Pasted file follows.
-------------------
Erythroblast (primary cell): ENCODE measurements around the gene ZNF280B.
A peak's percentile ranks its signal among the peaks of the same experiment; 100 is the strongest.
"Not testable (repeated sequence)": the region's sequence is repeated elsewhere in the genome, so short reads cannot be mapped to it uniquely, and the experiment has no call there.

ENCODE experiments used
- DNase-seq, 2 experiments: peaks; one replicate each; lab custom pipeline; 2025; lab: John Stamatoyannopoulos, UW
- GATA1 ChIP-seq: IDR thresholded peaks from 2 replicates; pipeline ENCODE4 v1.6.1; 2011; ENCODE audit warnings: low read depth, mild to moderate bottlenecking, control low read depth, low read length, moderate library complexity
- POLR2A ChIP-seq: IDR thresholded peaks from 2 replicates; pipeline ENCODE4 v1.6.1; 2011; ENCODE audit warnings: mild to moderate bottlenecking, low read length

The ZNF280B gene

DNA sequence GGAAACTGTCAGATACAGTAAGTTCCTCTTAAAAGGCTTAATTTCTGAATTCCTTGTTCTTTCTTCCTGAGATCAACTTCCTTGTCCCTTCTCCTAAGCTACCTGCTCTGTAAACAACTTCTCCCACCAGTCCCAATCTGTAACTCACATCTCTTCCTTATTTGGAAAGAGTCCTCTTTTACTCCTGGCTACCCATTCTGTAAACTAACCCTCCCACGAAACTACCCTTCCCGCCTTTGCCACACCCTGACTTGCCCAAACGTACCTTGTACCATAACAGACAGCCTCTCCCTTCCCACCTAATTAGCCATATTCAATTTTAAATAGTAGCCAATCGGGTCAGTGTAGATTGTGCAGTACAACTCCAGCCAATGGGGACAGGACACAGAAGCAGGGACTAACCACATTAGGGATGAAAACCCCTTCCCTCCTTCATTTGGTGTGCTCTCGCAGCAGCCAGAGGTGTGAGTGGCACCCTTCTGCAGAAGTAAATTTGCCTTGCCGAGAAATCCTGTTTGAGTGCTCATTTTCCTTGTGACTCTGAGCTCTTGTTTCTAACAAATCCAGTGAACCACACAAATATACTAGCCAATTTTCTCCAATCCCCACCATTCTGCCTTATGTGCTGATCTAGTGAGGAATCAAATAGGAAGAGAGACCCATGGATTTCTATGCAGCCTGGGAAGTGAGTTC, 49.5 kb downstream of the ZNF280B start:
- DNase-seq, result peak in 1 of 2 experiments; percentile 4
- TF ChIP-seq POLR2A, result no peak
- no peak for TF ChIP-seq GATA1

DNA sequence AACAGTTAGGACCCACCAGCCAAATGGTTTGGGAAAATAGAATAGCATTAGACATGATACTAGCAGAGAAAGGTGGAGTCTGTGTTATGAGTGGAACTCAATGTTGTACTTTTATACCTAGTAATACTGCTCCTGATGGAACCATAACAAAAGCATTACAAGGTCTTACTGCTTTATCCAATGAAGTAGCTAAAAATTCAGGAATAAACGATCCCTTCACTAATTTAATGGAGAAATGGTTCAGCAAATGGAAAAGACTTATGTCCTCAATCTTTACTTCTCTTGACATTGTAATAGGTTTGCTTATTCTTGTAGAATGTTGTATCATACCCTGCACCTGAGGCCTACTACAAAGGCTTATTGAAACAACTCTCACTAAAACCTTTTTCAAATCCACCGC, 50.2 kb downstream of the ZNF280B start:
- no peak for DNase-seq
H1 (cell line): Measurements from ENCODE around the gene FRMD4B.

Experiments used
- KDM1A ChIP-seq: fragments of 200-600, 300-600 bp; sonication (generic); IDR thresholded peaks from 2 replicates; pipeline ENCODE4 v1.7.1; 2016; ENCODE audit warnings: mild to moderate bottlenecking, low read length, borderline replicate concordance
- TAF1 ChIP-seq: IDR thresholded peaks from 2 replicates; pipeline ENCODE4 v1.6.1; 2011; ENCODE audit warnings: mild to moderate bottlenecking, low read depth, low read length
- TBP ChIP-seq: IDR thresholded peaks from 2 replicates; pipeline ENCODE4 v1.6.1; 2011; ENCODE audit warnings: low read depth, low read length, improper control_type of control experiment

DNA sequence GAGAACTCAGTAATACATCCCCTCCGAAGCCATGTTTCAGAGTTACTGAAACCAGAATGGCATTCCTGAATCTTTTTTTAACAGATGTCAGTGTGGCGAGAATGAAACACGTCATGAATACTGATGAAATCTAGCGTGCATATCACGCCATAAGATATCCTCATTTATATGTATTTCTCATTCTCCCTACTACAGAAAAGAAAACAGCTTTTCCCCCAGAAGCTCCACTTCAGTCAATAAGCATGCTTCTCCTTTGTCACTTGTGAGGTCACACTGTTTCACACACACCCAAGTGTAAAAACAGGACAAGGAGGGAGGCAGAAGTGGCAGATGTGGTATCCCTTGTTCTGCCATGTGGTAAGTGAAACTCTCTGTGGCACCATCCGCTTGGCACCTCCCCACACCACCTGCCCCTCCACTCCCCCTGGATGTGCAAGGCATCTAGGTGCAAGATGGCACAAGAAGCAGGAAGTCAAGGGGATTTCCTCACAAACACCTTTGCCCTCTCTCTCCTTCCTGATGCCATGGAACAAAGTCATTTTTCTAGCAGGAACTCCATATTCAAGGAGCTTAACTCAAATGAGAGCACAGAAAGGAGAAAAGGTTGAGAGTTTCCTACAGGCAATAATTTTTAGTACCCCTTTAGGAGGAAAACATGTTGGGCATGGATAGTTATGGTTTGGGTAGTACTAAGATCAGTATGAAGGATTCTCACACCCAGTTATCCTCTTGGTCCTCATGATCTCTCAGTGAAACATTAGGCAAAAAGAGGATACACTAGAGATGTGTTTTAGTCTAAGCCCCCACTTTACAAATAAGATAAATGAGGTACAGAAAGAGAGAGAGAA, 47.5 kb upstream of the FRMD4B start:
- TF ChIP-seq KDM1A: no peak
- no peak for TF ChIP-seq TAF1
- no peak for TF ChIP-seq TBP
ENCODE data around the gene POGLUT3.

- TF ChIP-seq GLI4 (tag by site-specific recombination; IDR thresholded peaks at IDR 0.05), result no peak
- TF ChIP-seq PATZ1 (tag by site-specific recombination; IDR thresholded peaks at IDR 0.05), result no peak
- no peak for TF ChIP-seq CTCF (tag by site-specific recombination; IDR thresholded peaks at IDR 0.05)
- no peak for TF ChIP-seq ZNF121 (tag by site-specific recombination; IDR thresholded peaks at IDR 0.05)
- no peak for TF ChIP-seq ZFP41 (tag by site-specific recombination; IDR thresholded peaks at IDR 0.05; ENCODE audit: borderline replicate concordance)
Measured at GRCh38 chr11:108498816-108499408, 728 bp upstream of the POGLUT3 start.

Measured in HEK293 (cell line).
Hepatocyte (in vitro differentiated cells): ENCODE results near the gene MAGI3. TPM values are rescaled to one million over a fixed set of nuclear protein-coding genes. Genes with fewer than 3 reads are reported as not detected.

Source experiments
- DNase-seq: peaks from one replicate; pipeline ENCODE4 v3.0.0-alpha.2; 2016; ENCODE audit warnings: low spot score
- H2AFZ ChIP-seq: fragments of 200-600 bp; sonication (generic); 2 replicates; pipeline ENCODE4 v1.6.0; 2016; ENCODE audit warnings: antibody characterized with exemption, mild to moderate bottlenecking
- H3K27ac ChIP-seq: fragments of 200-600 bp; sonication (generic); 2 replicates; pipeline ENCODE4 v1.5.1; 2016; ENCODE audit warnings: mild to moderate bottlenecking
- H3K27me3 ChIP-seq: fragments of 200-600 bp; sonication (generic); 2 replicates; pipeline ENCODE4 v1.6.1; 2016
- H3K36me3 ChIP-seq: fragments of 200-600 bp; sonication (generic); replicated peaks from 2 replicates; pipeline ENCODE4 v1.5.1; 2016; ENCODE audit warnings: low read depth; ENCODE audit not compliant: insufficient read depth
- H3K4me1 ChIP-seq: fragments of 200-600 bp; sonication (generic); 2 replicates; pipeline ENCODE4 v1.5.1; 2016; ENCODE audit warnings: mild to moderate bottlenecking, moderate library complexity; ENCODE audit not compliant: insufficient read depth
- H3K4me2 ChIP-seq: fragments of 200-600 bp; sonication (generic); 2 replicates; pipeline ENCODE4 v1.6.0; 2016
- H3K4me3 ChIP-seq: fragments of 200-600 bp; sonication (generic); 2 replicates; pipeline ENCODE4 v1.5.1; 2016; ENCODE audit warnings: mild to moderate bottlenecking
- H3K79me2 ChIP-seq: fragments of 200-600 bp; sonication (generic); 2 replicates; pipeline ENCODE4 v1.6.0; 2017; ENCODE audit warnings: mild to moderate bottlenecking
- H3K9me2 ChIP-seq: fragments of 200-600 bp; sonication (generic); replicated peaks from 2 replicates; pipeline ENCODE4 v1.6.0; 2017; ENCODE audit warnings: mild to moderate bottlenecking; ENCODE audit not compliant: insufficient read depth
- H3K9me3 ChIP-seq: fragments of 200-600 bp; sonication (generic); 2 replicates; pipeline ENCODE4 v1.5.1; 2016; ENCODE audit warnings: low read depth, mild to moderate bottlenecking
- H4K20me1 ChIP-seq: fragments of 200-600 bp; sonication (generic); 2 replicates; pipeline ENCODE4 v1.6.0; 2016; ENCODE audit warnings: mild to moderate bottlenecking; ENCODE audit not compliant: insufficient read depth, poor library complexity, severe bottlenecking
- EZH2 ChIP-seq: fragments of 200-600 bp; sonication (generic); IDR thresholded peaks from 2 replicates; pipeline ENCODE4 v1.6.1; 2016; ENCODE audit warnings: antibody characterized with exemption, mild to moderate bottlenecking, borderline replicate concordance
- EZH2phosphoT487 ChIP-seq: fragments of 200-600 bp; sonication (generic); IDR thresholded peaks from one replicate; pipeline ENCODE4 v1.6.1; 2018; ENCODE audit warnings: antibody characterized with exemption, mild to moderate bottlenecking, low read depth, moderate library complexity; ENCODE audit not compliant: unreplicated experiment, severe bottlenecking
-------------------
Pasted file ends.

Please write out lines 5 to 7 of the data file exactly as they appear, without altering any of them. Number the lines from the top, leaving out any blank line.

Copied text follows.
- DNase-seq, 2 experiments: peaks; one replicate each; lab custom pipeline; 2025; lab: John Stamatoyannopoulos, UW
- GATA1 ChIP-seq: IDR thresholded peaks from 2 replicates; pipeline ENCODE4 v1.6.1; 2011; ENCODE audit warnings: low read depth, mild to moderate bottlenecking, control low read depth, low read length, moderate library complexity
- POLR2A ChIP-seq: IDR thresholded peaks from 2 replicates; pipeline ENCODE4 v1.6.1; 2011; ENCODE audit warnings: mild to moderate bottlenecking, low read length